Acting is the art of embodying characters and infusing their narratives with vitality.

It is a multifaceted craft that demands skill, dedication, and a deep understanding of human behaviour.

From research to transformation, we uncover the depth and complexity involved in breathing life into characters on stage and screen.

Understanding Characters

To successfully embody a character, actors must embark on a journey of understanding and exploration.

They delve into the character’s background, motivations, and emotions.

Thorough research is conducted to develop a nuanced understanding of the character’s world, including relationships, historical context, and psychological makeup.

This forms the foundation upon which actors build their performances.

Emilio Merritt in Hedda Gabler

Emotional Truth and Authenticity:

At the core of the craft lies the pursuit of emotional truth.

Actors strive to tap into the essence of their characters, authentically expressing their emotions and inner lives.

This requires empathy and the ability to connect with the character’s joys, sorrows, fears, and desires.

Through a delicate balance of vulnerability and control, actors convey the raw essence of their characters, evoking genuine emotions in the audience.

Physicality and Movement

Acting extends beyond words.

Physicality and movement play a crucial role in bringing characters to life.

Actors explore how their characters walk, gesture, and occupy space.

Each physical choice contributes to the portrayal, conveying personality, status, and intentions.

Physical training, including voice modulation and body awareness, enables actors to inhabit their characters and deliver captivating performances fully.

Emilio Merritt in Doll House

Voice and Diction

The voice is a powerful tool in an actor’s arsenal. It carries the character’s thoughts, emotions, and intentions to the audience.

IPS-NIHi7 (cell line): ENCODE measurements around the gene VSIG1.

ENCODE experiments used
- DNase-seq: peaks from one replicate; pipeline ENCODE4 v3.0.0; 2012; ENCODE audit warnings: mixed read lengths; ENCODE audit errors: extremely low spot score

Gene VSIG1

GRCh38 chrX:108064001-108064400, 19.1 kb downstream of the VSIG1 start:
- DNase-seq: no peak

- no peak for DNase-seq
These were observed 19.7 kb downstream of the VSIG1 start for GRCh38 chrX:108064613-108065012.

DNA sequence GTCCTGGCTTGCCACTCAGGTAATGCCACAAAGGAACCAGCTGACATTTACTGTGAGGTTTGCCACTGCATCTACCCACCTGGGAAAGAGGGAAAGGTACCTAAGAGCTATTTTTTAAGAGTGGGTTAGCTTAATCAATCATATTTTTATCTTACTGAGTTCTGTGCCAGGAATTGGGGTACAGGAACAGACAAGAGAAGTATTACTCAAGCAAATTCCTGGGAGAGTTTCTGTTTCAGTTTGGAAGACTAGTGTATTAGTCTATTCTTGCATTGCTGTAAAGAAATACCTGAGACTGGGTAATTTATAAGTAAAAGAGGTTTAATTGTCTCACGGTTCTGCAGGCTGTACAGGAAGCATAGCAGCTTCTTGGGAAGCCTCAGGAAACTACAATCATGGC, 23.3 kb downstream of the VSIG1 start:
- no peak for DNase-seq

Actors master vocal projection, diction, and modulation to effectively communicate the character’s words and bring clarity to their performance.

From accents to vocal qualities, actors utilize their voices as instruments, enhancing the authenticity and believability of their characters.

Adaptability and Versatility

Actors navigate a diverse range of characters, genres, and mediums throughout their careers.

They must be adaptable and versatile, capable of embodying characters from different time periods, cultures, and emotional landscapes.

Whether it’s Shakespearean tragedies or contemporary dramas, actors embrace the challenge of immersing themselves in various roles, continuously expanding their range and honing their craft.

Rigorous Training and Preparation

Contrary to popular belief, actors don’t simply rely on innate talent to excel in their craft.

They undergo rigorous training to refine their skills and expand their range.

Actors spend countless hours honing their techniques and rehearsing scenes, striving for perfection in every aspect of their performance.

The process demands discipline, dedication, and a continuous pursuit of self-improvement.

The best actors undergo rigorous training and often have a degree in Acting.

Based on my experience of over 8 years studying and earning a degree, I have found that the acting degree’s valuable lessons are discipline, respect for the craft, and the exploration of different techniques to find the one that works the best for you.

Emilio Merritt in Mexican Gagster

Emotional Vulnerability and Stamina

Acting often requires actors to tap into their own emotional reservoirs and reveal vulnerability.

They must immerse themselves fully in the emotional landscape of their characters, experiencing a wide range of feelings, sometimes even reliving past traumas.

This emotional investment can be physically and mentally draining, necessitating resilience and the ability to separate oneself from the character once the performance ends.

Maintaining a healthy emotional balance is essential to navigate the demands of the profession.

This is very important to tackle. It takes years to find the technique to be able to access your emotions without affecting your mental health.

It is important to have a good trained acting teacher if you can run away from the method of acting, especially at the begging or if you need to resolve personal issues. do that first with a professional therapist.

Read my Article about Method Acting, a very complete guide about it. Click on the link: Why Method Acting is Dangerous?

My mexYcan Take by Emilio Rivera Merritt

Constant Adaptation

Acting is a dynamic art form that constantly evolves with changing cultural norms, storytelling techniques, and technology.

Actors must adapt to new mediums such as film, television, theatre, and streaming platforms, each with its own unique demands.

They must stay updated with industry trends, embrace new technologies, and develop the ability to work collaboratively with diverse teams of directors, writers, and fellow actors.

Now here is what the best Artist in the industry for many years have said about acting: